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Fire cement stains

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Arnold9801

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Has anyone been able to remove the chalky like stains from their fire and/or their flue pipes?

I’ve been sealing my flue joints with black fire cement and the parts that had fire cement on them, now have a white chalked type stain that won’t go.

Any advice on removing these stains would be appreciated!

Regards
 

MikeG.

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I've no experience of this at all, but the two standard treatments for mortar stains are "brick acid" and oxalic acid. The latter is more a bleach than an acid, but both should be used with caution, and all the necessary health 'n safety gear.
 

Arnold9801

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I will try the brick acid, but although this may sound crazy, someone has just told me about “Monster” energy drink! I’ve now looked on the web and there are lots 9f vids on this drink as a stain and excellent rust remover.

Any other ideas and advice would still be welcomed.
 

Woody2Shoes

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Assuming that fire cement is some kind of cementitious carbonate-based substance, "limescale" by another name perhaps, then the best thing to try is brick acid - per Mike's suggestion above - which is basically dilute Hydrochloric Acid. Most toilet cleaners - with limescale remover - contain a similar concentration of HCl (best to check the label carefully) . Do use rubber gloves and eye protection, making sure to protect other surfaces (esp. wood, paint etc.). Obviously try on a tiny test area first. Cheers, W2S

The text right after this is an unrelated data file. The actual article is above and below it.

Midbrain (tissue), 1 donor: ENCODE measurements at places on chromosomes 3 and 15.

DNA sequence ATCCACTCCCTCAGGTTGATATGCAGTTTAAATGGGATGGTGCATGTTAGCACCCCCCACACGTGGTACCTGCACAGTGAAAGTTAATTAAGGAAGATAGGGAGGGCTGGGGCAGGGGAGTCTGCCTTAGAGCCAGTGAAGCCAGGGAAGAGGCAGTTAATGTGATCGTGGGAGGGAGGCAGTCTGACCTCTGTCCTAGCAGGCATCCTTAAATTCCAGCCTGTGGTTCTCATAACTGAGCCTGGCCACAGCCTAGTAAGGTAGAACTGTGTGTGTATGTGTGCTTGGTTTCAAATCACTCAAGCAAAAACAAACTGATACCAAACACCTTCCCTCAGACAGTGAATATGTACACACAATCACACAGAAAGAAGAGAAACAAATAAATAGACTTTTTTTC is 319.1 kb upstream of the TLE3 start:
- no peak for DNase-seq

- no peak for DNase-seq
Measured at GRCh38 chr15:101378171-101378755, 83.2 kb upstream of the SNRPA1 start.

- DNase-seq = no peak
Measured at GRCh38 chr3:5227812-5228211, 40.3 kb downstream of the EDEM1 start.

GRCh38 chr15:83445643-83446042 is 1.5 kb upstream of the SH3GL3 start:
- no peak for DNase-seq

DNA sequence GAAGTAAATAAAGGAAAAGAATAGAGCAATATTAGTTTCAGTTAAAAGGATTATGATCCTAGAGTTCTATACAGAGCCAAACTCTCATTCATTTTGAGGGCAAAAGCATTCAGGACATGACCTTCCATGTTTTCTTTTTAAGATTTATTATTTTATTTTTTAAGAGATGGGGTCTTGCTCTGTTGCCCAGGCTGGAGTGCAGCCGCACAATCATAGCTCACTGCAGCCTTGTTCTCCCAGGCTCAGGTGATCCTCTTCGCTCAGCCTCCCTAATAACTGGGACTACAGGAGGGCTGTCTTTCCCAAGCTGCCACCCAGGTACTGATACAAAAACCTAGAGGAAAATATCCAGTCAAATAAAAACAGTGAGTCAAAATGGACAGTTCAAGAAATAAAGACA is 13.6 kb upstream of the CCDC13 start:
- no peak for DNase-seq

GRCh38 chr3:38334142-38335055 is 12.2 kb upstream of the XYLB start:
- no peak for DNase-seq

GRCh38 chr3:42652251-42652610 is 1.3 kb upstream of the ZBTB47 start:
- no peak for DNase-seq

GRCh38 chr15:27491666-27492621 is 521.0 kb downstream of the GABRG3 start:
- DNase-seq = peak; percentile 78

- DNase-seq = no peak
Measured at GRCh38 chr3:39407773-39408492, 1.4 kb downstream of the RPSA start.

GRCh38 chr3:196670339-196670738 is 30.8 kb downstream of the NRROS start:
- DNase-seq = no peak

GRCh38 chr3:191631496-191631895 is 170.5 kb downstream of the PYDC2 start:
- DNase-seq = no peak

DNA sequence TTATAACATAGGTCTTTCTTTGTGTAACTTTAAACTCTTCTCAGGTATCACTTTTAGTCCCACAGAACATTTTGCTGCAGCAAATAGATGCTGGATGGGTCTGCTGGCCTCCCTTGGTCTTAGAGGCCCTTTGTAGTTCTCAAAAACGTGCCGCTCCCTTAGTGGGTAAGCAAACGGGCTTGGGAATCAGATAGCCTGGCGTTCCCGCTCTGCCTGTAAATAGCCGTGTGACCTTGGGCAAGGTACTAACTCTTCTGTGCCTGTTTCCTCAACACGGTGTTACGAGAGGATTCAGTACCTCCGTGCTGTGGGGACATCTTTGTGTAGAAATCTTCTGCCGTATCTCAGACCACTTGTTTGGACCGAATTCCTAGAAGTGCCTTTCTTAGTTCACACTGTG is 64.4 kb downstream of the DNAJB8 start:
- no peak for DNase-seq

Arnold9801

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I have used the very popular “Kos” fire cement. This must catch quite a few people out because in having not used it before, I was unaware of the effect it has even if a trace of it is left on the flue pipes. I’m using black flue pipes and black fire cement, but the distinct chalky stains on the black really show up. It appears impossible to get them off, but I will try the brick acid next.

Despite raining Kos technical dept yestrday but not even they had a solution!

Thanks again for those that have replied.
 

MikeG.

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Woody2Shoes":1ijk3m1l said:
Assuming that fire cement is some kind of cementitious carbonate-based substance, "limescale" by another name perhaps, then the best thing to try is brick acid - per Mike's suggestion above - which is basically dilute Hydrochloric Acid. Most toilet cleaners - with limescale remover - contain a similar concentration of HCl (best to check the label carefully) . Do use rubber gloves and eye protection, making sure to protect other surfaces (esp. wood, paint etc.). Obviously try on a tiny test area first. Cheers, W2S
The downside of toilet cleaners is that they also generally contain a colour, which might cause more problems than they solve! I think the propriety brick acids are more concentrated than toilet cleaners, too.
 
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